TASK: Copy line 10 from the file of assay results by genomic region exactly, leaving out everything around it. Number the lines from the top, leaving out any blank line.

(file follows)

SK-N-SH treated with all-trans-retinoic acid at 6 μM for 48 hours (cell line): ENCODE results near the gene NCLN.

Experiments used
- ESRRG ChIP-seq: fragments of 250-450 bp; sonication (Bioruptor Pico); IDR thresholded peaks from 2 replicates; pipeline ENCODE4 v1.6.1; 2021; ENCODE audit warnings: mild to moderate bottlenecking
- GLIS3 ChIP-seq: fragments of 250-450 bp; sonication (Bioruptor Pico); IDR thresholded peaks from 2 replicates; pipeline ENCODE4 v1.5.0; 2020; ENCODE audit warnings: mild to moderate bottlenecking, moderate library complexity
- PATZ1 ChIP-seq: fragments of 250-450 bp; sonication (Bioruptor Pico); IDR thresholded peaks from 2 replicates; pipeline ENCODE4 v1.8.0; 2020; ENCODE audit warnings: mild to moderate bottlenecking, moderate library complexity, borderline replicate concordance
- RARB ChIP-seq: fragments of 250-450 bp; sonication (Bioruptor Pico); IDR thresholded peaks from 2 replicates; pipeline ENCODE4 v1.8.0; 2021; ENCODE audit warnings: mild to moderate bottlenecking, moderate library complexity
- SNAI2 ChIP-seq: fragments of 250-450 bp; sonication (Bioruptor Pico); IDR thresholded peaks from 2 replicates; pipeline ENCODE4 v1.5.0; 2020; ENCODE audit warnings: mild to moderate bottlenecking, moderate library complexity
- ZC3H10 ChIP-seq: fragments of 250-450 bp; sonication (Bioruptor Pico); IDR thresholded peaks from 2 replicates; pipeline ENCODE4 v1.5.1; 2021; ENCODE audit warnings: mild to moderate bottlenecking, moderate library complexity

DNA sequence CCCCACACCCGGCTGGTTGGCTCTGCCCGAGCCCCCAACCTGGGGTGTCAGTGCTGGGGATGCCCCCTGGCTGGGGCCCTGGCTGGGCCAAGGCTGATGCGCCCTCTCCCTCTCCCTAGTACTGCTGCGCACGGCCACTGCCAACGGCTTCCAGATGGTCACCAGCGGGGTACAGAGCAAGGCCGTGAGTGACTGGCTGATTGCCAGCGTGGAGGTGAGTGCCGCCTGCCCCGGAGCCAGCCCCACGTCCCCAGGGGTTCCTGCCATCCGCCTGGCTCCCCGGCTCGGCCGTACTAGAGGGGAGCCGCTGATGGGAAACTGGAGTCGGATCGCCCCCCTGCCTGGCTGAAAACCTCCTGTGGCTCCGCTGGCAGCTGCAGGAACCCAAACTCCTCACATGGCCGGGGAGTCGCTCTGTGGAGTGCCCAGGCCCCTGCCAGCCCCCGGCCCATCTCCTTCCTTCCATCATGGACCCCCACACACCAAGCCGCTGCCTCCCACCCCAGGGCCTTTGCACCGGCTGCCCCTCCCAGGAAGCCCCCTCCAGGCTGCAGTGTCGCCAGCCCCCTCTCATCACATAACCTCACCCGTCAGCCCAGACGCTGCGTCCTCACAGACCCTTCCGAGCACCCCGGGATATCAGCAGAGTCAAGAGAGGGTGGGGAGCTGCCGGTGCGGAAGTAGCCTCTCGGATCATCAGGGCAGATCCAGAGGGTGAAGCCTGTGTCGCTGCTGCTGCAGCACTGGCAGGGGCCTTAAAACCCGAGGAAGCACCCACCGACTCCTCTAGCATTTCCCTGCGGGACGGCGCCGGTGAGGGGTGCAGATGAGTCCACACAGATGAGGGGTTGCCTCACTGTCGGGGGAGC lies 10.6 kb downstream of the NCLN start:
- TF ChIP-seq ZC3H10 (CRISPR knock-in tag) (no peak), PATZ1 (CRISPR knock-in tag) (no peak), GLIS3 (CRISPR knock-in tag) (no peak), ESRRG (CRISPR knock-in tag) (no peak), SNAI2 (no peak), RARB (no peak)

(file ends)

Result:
- TF ChIP-seq ZC3H10 (CRISPR knock-in tag) (no peak), PATZ1 (CRISPR knock-in tag) (no peak), GLIS3 (CRISPR knock-in tag) (no peak), ESRRG (CRISPR knock-in tag) (no peak), SNAI2 (no peak), RARB (no peak)